On-orbit adjustment concepts for the Generation-X Observatory

Daniel A. Schwartz, Roger Brissenden, Mark Freeman, Terrance Gaetz, Paul Gorenstein, Diab Jerius, Michael Juda, Paul Reid, Scott Wolk, Timo Saha, William Zhang, Stephen O'Dell, Susan E. Trolier-McKinstry, Derek Wilke

Research output: Chapter in Book/Report/Conference proceedingConference contribution

3 Citations (Scopus)

Abstract

Generation-X is required to be an X-ray observatory with 50 m2 effective collecting area and 0.1 arcsec half-power diameter (HPD) angular resolution at 1 keV. It is conceived that a launch vehicle such as that studied for the Ares V will carry a monolithic 16-m-diameter mirror to the earth-sun L2 point. Even with such a vehicle, the reflectors comprising the ≈ 250 nested shells must be extremely light-weight. Therefore their figure and alignment cannot be achieved on the ground, and likely could not be maintained through the launch environment. We will present a conceptual solution to those constraints: adjustable X-ray optics, as a case of "adaptive" optics where the stability once in orbit should require adjustments no more frequently than yearly. The figure would be adjusted via thin-film actuators deposited directly to the back (non-reflecting) side of each element. This bi-morph configuration would impart in-plane strains via the piezoelectric or electrostrictive effect. Requirements of the adjustment are to the order of a few nanometer precision. Each shell, and each module, must also be aligned, to tolerances of about 0.1 micrometer. We conceive that on-orbit data would be acquired by a built-in Hartmann system for the alignment adjustments and low-order figure, and by ring profile measurements of a very bright celestial X-ray source to correct figure errors up to the mid-frequency range of several hundredths cycles mm -1 .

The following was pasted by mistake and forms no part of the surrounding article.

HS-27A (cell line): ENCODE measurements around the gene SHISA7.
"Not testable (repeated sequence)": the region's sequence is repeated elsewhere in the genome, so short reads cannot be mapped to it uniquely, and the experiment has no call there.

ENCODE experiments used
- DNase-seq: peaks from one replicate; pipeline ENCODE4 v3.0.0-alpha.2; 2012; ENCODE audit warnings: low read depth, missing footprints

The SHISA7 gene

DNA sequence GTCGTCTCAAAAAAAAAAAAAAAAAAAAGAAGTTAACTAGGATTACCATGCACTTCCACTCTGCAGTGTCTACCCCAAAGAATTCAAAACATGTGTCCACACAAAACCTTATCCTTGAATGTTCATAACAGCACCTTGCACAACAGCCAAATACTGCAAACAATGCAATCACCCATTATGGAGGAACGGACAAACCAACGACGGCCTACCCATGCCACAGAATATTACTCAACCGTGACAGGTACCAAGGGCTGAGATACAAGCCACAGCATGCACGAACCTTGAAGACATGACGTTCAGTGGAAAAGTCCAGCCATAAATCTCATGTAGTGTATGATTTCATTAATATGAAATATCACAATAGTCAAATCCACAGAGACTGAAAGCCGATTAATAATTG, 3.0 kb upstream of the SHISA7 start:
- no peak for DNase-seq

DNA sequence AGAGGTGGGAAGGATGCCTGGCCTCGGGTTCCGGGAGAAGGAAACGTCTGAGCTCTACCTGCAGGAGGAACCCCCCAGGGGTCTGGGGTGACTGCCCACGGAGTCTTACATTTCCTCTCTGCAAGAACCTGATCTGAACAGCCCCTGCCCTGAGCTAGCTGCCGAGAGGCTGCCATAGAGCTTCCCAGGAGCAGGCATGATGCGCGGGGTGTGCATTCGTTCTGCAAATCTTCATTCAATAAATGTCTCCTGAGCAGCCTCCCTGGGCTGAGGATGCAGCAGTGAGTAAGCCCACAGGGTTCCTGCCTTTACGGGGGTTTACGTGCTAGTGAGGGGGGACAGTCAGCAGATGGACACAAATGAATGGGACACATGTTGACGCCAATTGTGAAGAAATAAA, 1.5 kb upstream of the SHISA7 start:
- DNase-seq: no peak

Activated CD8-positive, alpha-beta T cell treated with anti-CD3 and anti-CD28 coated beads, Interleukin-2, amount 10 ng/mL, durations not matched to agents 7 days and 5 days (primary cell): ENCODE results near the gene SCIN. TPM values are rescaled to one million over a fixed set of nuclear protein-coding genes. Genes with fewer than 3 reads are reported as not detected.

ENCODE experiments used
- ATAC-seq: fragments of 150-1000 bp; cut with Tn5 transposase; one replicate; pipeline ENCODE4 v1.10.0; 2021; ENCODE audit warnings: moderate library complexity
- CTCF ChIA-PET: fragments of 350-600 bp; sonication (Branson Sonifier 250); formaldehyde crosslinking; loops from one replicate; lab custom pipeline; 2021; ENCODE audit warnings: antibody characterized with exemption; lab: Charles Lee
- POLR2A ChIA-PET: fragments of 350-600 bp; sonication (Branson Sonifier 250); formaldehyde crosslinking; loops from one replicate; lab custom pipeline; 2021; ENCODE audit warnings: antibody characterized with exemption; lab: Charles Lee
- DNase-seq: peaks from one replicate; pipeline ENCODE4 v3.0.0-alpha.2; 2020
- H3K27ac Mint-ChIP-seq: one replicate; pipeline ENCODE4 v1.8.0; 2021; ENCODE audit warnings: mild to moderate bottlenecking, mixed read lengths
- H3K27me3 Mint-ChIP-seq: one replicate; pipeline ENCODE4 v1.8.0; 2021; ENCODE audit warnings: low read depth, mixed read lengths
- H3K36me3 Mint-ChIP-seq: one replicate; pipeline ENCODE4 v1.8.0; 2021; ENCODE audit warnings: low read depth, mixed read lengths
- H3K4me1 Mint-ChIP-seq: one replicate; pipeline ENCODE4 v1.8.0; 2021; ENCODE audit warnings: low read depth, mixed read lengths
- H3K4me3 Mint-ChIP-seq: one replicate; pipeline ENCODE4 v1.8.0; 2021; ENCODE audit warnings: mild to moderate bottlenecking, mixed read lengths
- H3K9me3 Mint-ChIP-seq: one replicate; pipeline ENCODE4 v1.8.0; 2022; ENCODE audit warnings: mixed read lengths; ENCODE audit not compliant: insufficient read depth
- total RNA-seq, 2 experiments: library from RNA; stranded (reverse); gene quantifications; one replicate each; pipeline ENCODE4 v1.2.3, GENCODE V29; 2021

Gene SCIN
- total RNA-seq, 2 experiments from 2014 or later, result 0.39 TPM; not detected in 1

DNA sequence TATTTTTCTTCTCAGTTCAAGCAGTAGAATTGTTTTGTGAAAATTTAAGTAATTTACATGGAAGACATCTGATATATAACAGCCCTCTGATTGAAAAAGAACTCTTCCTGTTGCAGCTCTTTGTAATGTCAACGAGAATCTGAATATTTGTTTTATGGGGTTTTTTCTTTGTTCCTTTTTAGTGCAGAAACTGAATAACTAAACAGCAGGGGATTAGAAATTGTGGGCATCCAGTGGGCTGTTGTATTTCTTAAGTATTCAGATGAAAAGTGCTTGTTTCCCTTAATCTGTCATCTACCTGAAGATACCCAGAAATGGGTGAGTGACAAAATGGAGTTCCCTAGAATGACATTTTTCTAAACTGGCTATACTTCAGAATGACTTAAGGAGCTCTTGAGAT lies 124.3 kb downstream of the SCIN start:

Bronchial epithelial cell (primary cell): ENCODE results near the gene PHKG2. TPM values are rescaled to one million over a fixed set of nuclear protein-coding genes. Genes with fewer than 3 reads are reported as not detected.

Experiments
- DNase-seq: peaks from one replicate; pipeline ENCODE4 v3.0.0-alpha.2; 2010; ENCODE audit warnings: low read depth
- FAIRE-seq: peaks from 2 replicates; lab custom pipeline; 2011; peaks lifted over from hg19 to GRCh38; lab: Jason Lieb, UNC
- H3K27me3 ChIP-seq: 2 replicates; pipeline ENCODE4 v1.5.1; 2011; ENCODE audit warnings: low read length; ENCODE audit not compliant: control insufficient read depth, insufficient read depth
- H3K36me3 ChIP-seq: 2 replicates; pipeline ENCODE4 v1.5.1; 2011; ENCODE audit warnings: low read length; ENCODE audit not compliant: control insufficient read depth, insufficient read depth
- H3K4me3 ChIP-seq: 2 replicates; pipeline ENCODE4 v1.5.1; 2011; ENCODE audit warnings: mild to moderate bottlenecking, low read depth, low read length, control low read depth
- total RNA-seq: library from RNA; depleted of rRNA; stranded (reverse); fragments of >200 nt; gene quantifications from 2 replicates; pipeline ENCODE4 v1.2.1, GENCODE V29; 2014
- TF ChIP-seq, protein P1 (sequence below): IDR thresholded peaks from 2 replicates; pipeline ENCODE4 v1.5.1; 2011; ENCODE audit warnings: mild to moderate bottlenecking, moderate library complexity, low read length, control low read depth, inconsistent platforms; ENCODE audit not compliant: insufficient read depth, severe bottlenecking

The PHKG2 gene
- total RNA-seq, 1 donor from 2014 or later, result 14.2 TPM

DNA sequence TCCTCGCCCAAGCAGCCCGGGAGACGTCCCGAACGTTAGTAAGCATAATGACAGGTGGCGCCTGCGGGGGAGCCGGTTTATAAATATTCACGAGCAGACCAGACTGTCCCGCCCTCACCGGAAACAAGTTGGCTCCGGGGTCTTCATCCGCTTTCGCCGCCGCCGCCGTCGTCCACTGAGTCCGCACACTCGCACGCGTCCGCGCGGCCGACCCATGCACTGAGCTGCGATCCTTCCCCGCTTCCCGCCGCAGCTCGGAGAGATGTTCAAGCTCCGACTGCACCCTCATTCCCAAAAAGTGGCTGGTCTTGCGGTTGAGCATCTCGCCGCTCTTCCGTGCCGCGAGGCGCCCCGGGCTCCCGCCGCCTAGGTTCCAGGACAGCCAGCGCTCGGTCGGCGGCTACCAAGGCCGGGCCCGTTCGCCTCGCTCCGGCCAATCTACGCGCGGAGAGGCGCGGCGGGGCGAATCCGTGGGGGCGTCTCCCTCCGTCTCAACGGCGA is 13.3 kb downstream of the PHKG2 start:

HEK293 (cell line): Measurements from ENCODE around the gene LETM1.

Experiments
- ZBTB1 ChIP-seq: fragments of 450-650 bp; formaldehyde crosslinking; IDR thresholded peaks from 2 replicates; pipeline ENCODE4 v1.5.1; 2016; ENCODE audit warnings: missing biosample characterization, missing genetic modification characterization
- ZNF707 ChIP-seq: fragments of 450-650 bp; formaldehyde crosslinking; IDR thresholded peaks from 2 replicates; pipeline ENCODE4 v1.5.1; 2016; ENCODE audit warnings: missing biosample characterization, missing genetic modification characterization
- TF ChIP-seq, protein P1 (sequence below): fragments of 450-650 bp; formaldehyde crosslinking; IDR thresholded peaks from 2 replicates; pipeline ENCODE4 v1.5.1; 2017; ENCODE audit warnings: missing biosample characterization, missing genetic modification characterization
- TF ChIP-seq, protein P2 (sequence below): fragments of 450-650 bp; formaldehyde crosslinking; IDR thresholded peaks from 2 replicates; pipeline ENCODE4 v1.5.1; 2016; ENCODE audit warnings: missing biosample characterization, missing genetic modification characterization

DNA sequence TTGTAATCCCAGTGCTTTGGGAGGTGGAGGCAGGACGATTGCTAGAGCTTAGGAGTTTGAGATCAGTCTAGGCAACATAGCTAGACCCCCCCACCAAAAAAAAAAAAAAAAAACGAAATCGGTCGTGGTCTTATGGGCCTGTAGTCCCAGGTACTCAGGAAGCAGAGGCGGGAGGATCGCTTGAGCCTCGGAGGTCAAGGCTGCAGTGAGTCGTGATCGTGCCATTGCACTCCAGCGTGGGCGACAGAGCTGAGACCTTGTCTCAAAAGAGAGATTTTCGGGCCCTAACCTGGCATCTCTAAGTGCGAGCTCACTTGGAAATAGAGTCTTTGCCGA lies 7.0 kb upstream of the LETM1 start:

Original languageEnglish (US)
Title of host publicationAdaptive X-Ray Optics
DOIs
StatePublished - Nov 25 2010
EventAdaptive X-Ray Optics - San Diego, CA, United States
Duration: Aug 3 2010Aug 5 2010

Publication series

NameProceedings of SPIE - The International Society for Optical Engineering
Volume7803
ISSN (Print)0277-786X

Other

OtherAdaptive X-Ray Optics
CountryUnited States
CitySan Diego, CA
Period8/3/108/5/10

Fingerprint

Observatories
Observatory
Figure
observatories
Adjustment
Orbits
Orbit
adjusting
X ray optics
orbits
X rays
Adaptive optics
Launch vehicles
alignment
Sun
Shell
Mirrors
Alignment
x rays
Actuators

All Science Journal Classification (ASJC) codes

  • Electronic, Optical and Magnetic Materials
  • Condensed Matter Physics
  • Computer Science Applications
  • Applied Mathematics
  • Electrical and Electronic Engineering

Cite this

Schwartz, D. A., Brissenden, R., Freeman, M., Gaetz, T., Gorenstein, P., Jerius, D., ... Wilke, D. (2010). On-orbit adjustment concepts for the Generation-X Observatory. In Adaptive X-Ray Optics [78030J] (Proceedings of SPIE - The International Society for Optical Engineering; Vol. 7803). https://doi.org/10.1117/12.862353
Schwartz, Daniel A. ; Brissenden, Roger ; Freeman, Mark ; Gaetz, Terrance ; Gorenstein, Paul ; Jerius, Diab ; Juda, Michael ; Reid, Paul ; Wolk, Scott ; Saha, Timo ; Zhang, William ; O'Dell, Stephen ; Trolier-McKinstry, Susan E. ; Wilke, Derek. / On-orbit adjustment concepts for the Generation-X Observatory. Adaptive X-Ray Optics. 2010. (Proceedings of SPIE - The International Society for Optical Engineering).